[gmx-developers] ewald shift
harold.park at colorado.edu
Sat Aug 15 18:54:26 CEST 2009
My apologies for posting on the same list. Regarding the utility of
the Wolf paper - it does not artificially truncate the Coulomb
interactions at a cut-off. It does use a spherical cut-off radius,
but then it corrects the Coulomb energy by ensuring charge
neutralization. Doing so leads to a very simple expression for the
Coulombic energies (equation 5.10) and forces (equation 5.21). In
that way, the Coulombic energy (and thus forces) can be calculated
exactly using spherical truncation, as is often used in MD
simulations, with a small cut-off radius.
I am aware that there are other methods that are used for non-periodic
systems in slab geometries, but the Wolf method is general, and thus
not utilize arguments to make the slab non-periodic in certain
directions, while using Ewald in the other periodic directions. In
contrast, the Wolf method can be used both at surfaces and for bulk
> Message: 1
> Date: Fri, 14 Aug 2009 16:36:05 +0200
> From: Berk Hess <hess at cbr.su.se>
> Subject: Re: [gmx-developers] ewald shift question
> To: Discussion list for GROMACS development
> <gmx-developers at gromacs.org>
> Message-ID: <4A857655.9090009 at cbr.su.se>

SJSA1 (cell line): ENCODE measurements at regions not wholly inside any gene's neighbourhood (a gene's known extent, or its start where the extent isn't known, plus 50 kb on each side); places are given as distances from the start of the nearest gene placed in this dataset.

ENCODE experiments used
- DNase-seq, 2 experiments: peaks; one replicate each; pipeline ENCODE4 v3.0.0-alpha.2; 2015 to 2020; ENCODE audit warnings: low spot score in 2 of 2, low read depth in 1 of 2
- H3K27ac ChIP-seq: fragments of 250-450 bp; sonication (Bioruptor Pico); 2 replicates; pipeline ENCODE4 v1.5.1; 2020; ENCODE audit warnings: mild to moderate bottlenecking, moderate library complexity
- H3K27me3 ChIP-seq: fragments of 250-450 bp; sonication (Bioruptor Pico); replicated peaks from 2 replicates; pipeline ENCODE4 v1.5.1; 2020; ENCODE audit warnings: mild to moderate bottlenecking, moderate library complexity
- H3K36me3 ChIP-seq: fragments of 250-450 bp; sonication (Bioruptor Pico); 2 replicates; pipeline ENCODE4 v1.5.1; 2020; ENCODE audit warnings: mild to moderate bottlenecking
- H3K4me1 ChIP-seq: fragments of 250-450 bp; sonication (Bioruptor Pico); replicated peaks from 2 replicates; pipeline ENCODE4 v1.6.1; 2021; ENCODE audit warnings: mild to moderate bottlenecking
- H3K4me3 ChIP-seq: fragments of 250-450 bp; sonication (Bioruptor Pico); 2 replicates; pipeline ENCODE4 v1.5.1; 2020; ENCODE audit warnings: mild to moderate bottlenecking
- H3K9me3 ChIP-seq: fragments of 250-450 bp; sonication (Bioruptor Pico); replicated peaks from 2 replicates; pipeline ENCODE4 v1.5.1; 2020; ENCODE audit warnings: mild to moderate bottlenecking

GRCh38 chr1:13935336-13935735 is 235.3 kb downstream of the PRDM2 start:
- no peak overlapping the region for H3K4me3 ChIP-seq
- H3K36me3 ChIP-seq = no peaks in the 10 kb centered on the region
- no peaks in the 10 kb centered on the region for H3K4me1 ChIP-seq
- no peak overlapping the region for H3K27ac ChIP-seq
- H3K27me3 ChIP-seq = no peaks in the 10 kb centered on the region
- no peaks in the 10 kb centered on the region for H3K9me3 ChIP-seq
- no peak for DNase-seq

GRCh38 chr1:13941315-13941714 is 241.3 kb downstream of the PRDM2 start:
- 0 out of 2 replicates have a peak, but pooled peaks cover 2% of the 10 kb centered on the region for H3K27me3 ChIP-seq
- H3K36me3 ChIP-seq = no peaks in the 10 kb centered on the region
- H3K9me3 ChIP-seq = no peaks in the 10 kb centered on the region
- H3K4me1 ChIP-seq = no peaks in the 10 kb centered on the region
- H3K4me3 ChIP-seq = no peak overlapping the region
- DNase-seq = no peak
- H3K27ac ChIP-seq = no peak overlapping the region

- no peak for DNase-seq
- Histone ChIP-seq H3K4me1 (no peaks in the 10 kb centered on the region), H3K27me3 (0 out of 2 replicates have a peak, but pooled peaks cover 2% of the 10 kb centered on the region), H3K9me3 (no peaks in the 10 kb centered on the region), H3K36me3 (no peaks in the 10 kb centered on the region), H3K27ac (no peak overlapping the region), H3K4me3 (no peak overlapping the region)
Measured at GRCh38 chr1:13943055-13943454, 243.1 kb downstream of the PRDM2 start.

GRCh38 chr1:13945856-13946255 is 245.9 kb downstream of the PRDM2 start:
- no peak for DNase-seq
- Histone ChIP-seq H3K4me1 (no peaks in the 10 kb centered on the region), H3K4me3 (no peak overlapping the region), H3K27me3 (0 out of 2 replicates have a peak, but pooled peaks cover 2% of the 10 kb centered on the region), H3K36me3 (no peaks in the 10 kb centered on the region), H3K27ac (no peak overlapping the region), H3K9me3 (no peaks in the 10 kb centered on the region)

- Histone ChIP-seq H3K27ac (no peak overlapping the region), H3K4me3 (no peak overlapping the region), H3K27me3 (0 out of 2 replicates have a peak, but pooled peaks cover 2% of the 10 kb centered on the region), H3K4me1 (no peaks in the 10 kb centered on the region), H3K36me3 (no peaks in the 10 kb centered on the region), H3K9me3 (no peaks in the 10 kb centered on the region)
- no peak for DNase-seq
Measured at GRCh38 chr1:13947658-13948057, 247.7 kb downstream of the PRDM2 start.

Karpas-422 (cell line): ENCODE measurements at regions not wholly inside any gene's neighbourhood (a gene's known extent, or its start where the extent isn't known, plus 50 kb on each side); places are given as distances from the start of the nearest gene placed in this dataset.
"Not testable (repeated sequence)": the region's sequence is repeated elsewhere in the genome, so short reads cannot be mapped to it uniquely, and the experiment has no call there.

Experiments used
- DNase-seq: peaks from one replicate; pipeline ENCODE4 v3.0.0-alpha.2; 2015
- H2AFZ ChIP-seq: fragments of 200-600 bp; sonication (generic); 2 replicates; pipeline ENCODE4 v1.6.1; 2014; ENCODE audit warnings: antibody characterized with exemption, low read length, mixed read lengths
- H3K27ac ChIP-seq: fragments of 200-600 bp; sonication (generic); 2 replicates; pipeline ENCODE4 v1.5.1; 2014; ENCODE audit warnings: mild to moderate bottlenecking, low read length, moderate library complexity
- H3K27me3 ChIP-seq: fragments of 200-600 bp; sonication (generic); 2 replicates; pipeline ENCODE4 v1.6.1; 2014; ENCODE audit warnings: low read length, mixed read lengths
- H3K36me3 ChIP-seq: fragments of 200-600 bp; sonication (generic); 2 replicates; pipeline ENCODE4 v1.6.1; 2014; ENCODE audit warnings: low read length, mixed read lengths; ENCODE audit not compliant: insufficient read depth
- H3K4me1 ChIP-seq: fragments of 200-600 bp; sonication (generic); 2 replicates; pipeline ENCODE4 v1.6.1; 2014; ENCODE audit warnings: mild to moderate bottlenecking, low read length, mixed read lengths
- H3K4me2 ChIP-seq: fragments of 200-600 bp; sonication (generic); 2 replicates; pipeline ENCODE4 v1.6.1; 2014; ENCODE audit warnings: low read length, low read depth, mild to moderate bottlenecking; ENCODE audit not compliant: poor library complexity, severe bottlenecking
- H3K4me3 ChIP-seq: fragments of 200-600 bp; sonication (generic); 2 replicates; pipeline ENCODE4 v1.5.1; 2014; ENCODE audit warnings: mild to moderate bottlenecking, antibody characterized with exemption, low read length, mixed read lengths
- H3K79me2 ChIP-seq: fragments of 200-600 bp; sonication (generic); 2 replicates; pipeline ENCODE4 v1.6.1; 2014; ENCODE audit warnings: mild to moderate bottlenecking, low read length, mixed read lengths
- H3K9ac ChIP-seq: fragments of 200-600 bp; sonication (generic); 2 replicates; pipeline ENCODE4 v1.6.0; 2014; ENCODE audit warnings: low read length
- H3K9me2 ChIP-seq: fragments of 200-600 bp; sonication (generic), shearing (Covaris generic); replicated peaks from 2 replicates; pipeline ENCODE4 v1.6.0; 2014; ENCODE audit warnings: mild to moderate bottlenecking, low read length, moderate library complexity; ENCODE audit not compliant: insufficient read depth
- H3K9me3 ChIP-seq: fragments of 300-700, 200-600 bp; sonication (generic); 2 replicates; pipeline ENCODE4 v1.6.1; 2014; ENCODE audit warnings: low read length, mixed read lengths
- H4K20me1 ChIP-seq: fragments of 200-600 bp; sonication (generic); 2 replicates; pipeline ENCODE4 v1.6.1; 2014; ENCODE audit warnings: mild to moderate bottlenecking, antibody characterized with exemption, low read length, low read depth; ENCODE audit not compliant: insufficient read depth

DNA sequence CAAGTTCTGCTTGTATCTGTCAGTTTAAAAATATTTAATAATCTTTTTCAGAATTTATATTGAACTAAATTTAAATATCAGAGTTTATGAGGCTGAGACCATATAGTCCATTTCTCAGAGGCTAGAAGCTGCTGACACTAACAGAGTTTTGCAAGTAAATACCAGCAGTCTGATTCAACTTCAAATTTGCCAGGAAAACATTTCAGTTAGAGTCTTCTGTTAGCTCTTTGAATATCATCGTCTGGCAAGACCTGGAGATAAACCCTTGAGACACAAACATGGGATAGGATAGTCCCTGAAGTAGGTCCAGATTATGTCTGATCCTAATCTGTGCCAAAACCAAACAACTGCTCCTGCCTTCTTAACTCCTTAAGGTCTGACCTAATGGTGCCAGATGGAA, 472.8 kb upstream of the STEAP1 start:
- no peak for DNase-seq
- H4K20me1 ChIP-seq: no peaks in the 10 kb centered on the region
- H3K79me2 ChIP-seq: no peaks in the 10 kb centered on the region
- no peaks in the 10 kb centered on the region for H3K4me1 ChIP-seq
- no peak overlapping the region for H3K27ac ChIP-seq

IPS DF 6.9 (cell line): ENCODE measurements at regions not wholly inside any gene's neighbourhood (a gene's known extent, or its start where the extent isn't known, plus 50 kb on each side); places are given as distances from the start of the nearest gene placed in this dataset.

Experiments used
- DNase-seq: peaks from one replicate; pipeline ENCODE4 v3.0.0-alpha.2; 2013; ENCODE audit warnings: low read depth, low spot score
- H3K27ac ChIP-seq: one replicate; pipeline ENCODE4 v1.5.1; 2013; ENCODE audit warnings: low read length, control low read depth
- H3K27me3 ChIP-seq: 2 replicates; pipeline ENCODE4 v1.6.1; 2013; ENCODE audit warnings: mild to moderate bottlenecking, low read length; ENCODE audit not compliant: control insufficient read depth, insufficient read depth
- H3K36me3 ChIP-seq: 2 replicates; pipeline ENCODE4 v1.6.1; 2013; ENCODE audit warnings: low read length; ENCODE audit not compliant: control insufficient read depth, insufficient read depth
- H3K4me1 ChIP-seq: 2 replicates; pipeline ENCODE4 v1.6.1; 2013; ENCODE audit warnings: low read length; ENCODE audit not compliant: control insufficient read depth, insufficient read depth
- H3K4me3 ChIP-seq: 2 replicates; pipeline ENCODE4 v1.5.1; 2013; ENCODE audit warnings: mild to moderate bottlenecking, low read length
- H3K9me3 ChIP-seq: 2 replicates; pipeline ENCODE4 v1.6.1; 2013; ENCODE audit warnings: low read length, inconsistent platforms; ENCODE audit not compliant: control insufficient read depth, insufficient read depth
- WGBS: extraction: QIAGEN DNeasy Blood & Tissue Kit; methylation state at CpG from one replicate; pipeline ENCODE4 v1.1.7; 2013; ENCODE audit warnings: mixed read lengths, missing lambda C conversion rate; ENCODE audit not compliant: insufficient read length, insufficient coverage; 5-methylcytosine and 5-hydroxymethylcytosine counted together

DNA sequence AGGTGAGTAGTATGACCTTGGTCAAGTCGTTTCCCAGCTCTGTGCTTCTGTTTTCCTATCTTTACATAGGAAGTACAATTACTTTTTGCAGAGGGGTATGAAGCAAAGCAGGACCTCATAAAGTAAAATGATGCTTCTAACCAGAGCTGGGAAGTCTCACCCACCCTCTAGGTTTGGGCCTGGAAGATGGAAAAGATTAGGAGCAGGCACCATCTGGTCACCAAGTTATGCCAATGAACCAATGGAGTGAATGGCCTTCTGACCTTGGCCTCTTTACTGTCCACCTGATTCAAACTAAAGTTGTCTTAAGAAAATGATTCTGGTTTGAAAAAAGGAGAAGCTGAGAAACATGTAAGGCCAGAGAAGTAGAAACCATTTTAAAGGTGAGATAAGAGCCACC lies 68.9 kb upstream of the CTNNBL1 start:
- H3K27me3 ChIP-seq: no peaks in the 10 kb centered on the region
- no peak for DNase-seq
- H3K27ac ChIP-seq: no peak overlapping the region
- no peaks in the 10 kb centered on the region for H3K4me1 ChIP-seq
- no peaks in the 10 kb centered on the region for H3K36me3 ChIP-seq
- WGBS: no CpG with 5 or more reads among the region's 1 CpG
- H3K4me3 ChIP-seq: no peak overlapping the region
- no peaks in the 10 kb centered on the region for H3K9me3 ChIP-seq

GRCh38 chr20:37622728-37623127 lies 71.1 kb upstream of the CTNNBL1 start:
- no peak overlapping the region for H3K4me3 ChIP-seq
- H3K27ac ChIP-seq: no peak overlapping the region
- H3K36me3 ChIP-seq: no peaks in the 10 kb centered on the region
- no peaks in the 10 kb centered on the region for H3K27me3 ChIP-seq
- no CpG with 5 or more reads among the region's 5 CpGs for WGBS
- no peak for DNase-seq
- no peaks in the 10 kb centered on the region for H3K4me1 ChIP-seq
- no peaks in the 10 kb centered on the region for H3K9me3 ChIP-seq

> Content-Type: text/plain; charset=ISO-8859-1
> Please do not post the same question on multiple lists.
> People might answer the same questions multiple times and the
> gets confusing.
> You can simply call shift_LRcorrection if you want, right?
> Also ewald_LRcorrection does nearly the same thing, but with a
> functional shape.
> Both function are called at nearly the same place in do_force_lowlevel
> in src/mdlib/force.c.
> But having looked quickly trough the paper, it would think that you
> don't need these functions
> at all. You want to shift the pair potential for all pairs, or am I
> Both functions in Gromacs only operate on excluded pairs.
> Shifting a pair potential can be done simply with user tables.
> BTW I don't see the advantage of this electrostatics method.
> Artificially truncating all Coulomb pair interactions at a cut-off is
> exactly the same
> as using a pure cut-off (although this method is probably
> computationally more efficient).
> I would consider the artifacts due to this worse than the artificial
> periodicity introduced by
> Ewald and PME.
> For interface systems Gromacs has a correction term for Ewald and PME
> which works very well and there are also exact methods in the
> for this geometry.
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